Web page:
Waiting for Gun & Powder to begin, I was surrounded. To my left, a middle-aged couple, both white, very quiet. To my right, a younger couple, both male. Behind me, three African American friends, two male and one female. I release my breath a little. At least We are here. Scattered scantily around Signature Theatre’s black box theatre, We are here. And in front of me, the stage. There is very little on it, save for a two-story platform.
Up to this point, Gun & Powder had been a series of backstage and opening night chats with friends. Having seen, worked with, and admired so many of them, I set my hopes high for this production. Written by Angelica Chéri, with music by Ross Baum, Gun & Powder tells the story of Chéri’s relatives, the sisters Clarke. Inspired by their true story, these sisters manifest themselves into “notorious outlaws who [rule] the Wild West.” Daughters of a newly emancipated sharecropping mother, and a father who left before the girls were born, Martha (Emmy Raver-Lampman) and Mary (Solea Pfeiffer) set off to free their mother of a debt imposed upon her by the “master” who “owns” the land on which their family resides. I put master and landowner in quotes because: 1. Earth, and her children, has no master and 2. White people have not ever, do not, and will not ever own the land that makes up Turtle Island. All of us non-descendant from the indigenous populations of this land (myself included) are unwelcomed houseguests biding our time. But I digress.
Gracing the pages of the program are Awa Sal Secka (Signature’s Jesus Christ Superstar), Christopher Michael Richardson (Signature’s Assassins), Kanysha Williams (Signature’s Soul Divas), and other home-town heroes of Arlington stages. There are also new faces, Rayshun LaMarr (NBC’s The Voice), Amber Lenell Jones (Constellation Theatre Company’s AIDA). All Black. All lending themselves fully and deeply to this story.
There is a history, with history plays, to feature the white body as lead, leaving Us only to witness ourselves in regurgitation of trauma and violence, if we are even given room to share our stories at all.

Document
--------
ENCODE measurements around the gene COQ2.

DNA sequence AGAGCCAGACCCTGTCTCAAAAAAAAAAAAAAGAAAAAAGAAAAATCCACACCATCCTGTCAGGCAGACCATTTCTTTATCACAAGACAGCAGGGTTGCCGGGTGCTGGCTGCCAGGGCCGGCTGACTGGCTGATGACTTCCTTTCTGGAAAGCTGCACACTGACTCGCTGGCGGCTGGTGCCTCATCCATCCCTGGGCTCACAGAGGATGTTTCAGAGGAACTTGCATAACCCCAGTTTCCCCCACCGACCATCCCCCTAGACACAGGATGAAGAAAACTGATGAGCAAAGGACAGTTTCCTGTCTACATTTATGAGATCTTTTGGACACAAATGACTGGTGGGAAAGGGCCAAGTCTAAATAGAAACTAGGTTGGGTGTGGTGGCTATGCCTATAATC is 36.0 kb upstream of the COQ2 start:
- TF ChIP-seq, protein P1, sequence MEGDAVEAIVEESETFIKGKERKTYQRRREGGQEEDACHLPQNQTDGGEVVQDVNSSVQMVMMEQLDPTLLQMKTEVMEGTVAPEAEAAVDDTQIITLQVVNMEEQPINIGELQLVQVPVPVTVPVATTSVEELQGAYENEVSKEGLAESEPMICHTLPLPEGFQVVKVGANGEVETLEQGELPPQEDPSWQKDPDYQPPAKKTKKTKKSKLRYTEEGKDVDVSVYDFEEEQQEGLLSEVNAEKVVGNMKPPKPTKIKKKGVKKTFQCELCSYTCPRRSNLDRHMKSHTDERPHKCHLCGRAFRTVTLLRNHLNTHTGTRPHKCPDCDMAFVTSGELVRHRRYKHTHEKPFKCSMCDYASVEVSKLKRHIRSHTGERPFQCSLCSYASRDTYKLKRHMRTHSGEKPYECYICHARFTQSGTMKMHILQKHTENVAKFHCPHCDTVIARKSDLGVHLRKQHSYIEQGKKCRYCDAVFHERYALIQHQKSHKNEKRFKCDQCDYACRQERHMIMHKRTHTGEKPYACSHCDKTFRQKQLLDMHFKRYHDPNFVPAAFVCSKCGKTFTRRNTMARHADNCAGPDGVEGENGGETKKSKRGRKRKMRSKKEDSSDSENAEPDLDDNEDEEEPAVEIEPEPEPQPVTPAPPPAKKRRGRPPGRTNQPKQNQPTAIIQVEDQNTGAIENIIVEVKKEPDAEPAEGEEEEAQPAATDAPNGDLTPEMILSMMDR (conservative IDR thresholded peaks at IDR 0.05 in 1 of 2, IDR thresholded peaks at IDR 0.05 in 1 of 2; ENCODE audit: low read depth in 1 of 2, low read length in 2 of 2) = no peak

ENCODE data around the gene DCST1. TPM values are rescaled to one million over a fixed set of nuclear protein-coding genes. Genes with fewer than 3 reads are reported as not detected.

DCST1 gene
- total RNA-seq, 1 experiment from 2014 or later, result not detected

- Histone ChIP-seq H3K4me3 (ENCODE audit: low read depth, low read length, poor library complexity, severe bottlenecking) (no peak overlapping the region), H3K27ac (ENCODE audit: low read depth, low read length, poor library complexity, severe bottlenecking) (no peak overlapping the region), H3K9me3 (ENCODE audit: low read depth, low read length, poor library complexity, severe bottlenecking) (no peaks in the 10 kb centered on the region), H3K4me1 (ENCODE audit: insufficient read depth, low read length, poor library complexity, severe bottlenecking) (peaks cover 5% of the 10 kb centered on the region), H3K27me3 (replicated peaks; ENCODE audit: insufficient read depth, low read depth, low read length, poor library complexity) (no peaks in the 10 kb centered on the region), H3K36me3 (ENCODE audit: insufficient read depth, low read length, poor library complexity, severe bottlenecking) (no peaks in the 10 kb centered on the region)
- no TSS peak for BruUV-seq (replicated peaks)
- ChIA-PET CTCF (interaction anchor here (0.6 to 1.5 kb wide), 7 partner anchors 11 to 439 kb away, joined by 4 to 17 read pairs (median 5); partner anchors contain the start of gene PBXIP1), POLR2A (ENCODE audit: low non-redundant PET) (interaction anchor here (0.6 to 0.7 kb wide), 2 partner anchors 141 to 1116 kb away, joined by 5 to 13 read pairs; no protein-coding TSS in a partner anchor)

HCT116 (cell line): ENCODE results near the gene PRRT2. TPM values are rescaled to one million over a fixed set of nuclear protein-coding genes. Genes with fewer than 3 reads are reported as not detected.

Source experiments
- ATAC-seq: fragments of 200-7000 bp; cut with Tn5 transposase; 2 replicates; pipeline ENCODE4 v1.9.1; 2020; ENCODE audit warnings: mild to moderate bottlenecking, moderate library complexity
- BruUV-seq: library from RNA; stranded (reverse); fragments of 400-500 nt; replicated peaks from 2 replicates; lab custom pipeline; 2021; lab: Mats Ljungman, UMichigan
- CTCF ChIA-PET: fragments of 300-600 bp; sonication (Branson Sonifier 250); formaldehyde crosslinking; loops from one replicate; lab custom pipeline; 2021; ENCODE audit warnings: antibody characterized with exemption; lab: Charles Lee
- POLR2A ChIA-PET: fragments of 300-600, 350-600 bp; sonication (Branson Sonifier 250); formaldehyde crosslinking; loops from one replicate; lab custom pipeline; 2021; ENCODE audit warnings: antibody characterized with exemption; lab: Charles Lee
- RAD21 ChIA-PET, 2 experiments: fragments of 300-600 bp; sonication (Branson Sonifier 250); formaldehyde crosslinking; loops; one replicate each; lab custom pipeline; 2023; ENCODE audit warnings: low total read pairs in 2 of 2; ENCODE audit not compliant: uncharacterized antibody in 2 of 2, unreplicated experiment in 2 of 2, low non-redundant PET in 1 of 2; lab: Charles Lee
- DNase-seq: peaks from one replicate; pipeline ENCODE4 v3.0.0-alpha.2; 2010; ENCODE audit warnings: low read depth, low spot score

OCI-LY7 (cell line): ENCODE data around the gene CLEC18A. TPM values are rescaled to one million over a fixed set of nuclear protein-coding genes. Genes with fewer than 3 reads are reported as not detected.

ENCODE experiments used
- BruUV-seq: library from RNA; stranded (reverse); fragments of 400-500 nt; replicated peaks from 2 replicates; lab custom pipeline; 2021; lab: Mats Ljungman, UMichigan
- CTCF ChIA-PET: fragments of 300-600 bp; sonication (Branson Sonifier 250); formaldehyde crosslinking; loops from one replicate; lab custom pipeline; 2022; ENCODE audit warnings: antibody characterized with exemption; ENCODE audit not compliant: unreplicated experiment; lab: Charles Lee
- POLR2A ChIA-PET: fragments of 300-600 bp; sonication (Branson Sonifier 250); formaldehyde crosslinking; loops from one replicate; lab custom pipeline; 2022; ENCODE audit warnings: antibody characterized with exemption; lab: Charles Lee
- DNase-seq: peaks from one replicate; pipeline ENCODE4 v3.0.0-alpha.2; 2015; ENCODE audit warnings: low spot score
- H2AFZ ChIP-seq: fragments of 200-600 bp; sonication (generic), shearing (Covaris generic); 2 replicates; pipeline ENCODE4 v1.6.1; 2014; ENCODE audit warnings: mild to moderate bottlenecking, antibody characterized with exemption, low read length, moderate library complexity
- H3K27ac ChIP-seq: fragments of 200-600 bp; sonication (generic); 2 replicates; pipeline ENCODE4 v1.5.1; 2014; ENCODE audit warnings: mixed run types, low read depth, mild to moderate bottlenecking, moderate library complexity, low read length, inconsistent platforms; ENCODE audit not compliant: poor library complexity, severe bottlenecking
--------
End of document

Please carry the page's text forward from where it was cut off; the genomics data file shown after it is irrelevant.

This is where Gun & Powder brings a new breath to the atmosphere. Chéri’s writing, and masterful direction from the legendary Robert O’Hara (Broadway’s Slave Play), looks to open the way for Black and Brown folks to reimagine history plays. With all the fear, joy, anger, love, and magic that they possess. This fact becomes abundantly clear, as the musical sets forth, and our Kinfolk—the griot chorus of Black actors–lead us through the ebb and flow of the sister Clarke’s adventures. While I was prepared to receive the blessings of powerhouse voices in Raver-Lampman and Pfeiffer, and all seven Kinfolk actors, what I did not expect was just how unapologetic their Black bodies would be, taking up space on this stage.
Gun & Powder closes February 25, 2020. DCTS details and tickets
If you have ever seen Gone with the Wind, Oklahoma! (prior to the 2019 Broadway revival), Showboat or any other story foundational to the western canon, you—hopefully—have noticed just how quiet the Black characters are. And I mean this to include lack of lines, yes, and also to include a means by which Black characters are invited to live in the truth of a time where their bodies were routinely and systemically silenced by daily social and government-sponsored terrorism. You—hopefully—have acknowledged how the actor playing this role has been made to watch someone else’s story play out on stage, and fill in the gaps of their own story’s telling with as much life as is possible off the page.